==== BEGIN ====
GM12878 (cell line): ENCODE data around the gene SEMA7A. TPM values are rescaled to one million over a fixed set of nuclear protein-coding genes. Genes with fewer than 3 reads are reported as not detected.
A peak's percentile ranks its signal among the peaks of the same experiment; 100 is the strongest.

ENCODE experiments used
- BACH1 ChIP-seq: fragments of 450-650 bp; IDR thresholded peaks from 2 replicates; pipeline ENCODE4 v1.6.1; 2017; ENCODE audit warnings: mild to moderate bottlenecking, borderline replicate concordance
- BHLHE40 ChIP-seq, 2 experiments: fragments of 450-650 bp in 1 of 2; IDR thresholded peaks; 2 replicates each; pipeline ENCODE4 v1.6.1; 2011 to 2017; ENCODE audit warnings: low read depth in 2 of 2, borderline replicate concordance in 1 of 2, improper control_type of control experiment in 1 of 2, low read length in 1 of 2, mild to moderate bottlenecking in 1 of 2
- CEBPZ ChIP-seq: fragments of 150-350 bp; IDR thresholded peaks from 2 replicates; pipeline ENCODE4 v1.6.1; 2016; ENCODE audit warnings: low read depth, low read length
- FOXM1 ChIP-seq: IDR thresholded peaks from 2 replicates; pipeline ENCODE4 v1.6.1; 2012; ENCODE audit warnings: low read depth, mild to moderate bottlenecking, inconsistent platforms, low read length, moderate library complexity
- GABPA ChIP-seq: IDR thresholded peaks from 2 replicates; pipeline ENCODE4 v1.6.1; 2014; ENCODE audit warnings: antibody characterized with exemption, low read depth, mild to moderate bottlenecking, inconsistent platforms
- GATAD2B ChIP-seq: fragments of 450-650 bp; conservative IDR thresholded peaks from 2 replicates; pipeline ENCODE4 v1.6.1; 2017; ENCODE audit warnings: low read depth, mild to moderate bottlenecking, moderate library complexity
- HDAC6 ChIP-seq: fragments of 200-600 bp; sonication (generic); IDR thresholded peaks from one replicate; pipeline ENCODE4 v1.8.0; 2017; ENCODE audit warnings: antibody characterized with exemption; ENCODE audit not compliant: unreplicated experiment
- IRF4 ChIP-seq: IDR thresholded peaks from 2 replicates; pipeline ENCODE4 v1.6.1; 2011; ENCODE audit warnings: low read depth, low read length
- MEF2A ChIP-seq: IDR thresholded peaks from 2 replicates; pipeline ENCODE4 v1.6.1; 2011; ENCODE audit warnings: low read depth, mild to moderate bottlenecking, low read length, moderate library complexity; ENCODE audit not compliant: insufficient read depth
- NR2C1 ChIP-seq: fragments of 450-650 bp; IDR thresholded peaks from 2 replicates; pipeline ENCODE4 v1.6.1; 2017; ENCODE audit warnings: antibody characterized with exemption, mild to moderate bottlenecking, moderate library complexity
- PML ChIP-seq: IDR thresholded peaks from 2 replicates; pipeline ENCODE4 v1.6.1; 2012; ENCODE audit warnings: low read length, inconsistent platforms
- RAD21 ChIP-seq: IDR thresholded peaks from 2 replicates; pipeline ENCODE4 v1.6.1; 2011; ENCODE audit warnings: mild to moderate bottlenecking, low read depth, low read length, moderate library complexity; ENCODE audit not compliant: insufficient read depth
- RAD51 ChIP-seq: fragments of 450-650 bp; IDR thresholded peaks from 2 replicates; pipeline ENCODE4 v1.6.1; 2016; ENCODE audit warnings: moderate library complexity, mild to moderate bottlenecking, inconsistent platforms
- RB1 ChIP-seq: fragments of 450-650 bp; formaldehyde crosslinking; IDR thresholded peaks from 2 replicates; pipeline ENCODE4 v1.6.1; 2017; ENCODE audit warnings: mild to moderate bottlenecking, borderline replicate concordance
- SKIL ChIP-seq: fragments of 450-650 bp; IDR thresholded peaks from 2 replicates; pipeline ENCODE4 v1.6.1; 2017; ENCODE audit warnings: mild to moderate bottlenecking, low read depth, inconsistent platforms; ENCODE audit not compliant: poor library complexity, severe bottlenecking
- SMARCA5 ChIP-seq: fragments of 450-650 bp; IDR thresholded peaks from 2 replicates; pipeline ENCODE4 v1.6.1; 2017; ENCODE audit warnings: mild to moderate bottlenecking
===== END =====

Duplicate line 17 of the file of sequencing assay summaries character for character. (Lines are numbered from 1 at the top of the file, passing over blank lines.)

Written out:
- RB1 ChIP-seq: fragments of 450-650 bp; formaldehyde crosslinking; IDR thresholded peaks from 2 replicates; pipeline ENCODE4 v1.6.1; 2017; ENCODE audit warnings: mild to moderate bottlenecking, borderline replicate concordance